Leader Blues

Wednesday, March 04, 2009

SPORTS >> Wildcat season comes to end in loss at state

By KELLY FENTON
Leader sports editor

Harding Academy did just about everything it needed to be in position to spring a first-round upset at the 3A state tournament on Tuesday afternoon.

Then, over the course of about five minutes to start the second half, the Wildcats missed a couple of easy shots inside and four straight free throws. That, combined with Mountain View’s renewed energy, was just enough for the No. 1 seed Yellowjackets to hold on for a 47-37 win over Harding Academy at the Riverview Activity Center.

“The first two or three minutes of the second half we knew were going to be important,” said Harding Academy coach Brad Francis. “(Mountain View) came out with a little more intensity than they did in the first half, which we knew they were going to do. We didn’t quite match that. And a team like that you have to match their intensity or even more than that. And I thought we did in the first half.”

The Wildcats used patience on offense and solid defense to hold a 14-12 lead at intermission over the 30-3 Yellowjackets. The pressure was suddenly squarely on Mountain View, and had the Wildcats been able to maintain their lead in the early going of the second half, it’s hard to say what might have happened.

But five Yellowjacket points over the first 54 seconds put them ahead and they never trailed again. By the time Ethan Gammill hit a three-pointer to push the Mountain View lead to 23-16, Harding Academy had missed three shots in close and four consecutive free throws.

“We had some shots that rattled out that might have made a difference,” Francis said. “And they have a lot of weapons. They shoot it well from the outside. They’ve got the big kid inside. They penetrate well. Their offense puts a lot of pressure on your defense.

“We had two people trying to keep it from the big kid and we always had one guy getting out on the kid with the ball.”

Seth Keese hit a leaner and Daniel Stevens drove the lane for a energy-infusing jam, but Gammill ended the quarter with another three to extend the lead to 29-20. Harding Academy’s last gasp came on Tate Benton’s three and Keese’s lay-up off a nifty pass from Benton that narrowed the gap to 31-25 with 5:15 left.

But big post man Aaron Farris began to take control on the blocks. His rebound basket made it 33-25 and it was never any closer than that the rest of the way.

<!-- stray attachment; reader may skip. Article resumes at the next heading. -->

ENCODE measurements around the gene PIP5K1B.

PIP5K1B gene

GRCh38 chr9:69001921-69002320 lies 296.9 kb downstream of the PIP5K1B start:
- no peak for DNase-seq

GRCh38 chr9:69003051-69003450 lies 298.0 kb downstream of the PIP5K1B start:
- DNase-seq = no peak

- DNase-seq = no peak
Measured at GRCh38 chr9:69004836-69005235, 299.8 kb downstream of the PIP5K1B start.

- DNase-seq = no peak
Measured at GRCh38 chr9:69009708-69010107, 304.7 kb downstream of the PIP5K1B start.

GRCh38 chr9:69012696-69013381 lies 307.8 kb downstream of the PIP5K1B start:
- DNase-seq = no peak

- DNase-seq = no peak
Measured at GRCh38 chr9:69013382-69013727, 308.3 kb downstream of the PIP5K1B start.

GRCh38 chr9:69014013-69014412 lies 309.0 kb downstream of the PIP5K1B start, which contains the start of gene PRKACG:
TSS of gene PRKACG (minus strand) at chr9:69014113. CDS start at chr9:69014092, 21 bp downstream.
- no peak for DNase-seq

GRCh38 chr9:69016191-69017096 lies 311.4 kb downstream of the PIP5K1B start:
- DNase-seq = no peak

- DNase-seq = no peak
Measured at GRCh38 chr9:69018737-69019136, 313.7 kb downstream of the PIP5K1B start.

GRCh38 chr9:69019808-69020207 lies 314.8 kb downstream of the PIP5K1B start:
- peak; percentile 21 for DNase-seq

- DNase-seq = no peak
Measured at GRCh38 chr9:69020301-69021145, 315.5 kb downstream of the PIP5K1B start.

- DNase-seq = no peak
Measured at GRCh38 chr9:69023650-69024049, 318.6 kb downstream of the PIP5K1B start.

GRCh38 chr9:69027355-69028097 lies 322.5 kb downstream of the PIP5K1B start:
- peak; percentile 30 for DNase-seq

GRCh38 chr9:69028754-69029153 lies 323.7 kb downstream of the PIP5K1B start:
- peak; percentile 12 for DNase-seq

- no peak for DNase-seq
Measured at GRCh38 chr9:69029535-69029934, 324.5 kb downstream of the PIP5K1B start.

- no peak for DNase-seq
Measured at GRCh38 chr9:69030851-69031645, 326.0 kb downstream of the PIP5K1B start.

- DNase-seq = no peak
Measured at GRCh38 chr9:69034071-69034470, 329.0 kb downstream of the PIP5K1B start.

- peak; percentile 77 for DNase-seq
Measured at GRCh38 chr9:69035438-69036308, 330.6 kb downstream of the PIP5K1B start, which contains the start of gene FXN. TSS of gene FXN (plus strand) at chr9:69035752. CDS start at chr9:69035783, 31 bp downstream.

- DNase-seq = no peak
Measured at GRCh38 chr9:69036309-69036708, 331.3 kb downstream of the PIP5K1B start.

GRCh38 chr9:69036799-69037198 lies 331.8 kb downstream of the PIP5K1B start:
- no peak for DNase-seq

Neither team shot it well in the first half, when the Wildcats made only 4 of 17 and the Yellowjackets converted only 4 of 16. Both teams warmed up in the second half, though the Wildcats could not keep pace with Mountain View’s 11-of-17 shooting, making 8 of 19 themselves.

“From an effort standpoint, it was one of those games where you couldn’t ask for more,” said Francis, whose team finished the season 15-12. “That’s been us all year, playing gritty.”

Stevens scored 15 points, pulled down seven rebounds and also had two assists and two steals. Keese added nine points, six rebounds and three steals. Zack Kirby chipped in eight points, but struggled to get any looks in the second half with Yellowjacket guard Dustin Caston hounding him around the court.

Caston led Mountain View with 14 points. Gammill added 13 and Farris 11. The Yellowjackets enjoyed a 27-19 rebounding edge.

For Harding Academy, it was a bittersweet ending to a season that began with a lot of question marks, especially with the loss of B.J. Roller to injury. That further diminished the Wildcats’ already-limited firepower, which consisted almost exclusively of senior Kirby and sophomores Keese and Stevens. Francis said it was a tribute to his seniors that the team had as much success as it had.

“I don’t think the kids will want to hear this, but we overachieved this year,” he said. “We had a couple of talented sophomores and that can sometimes lead to some animosity (among the seniors). But there was never any of that. We had seniors that were willing to take less minutes, less scoring to have success on the scoreboard.

“They didn’t care who or how we got it done.”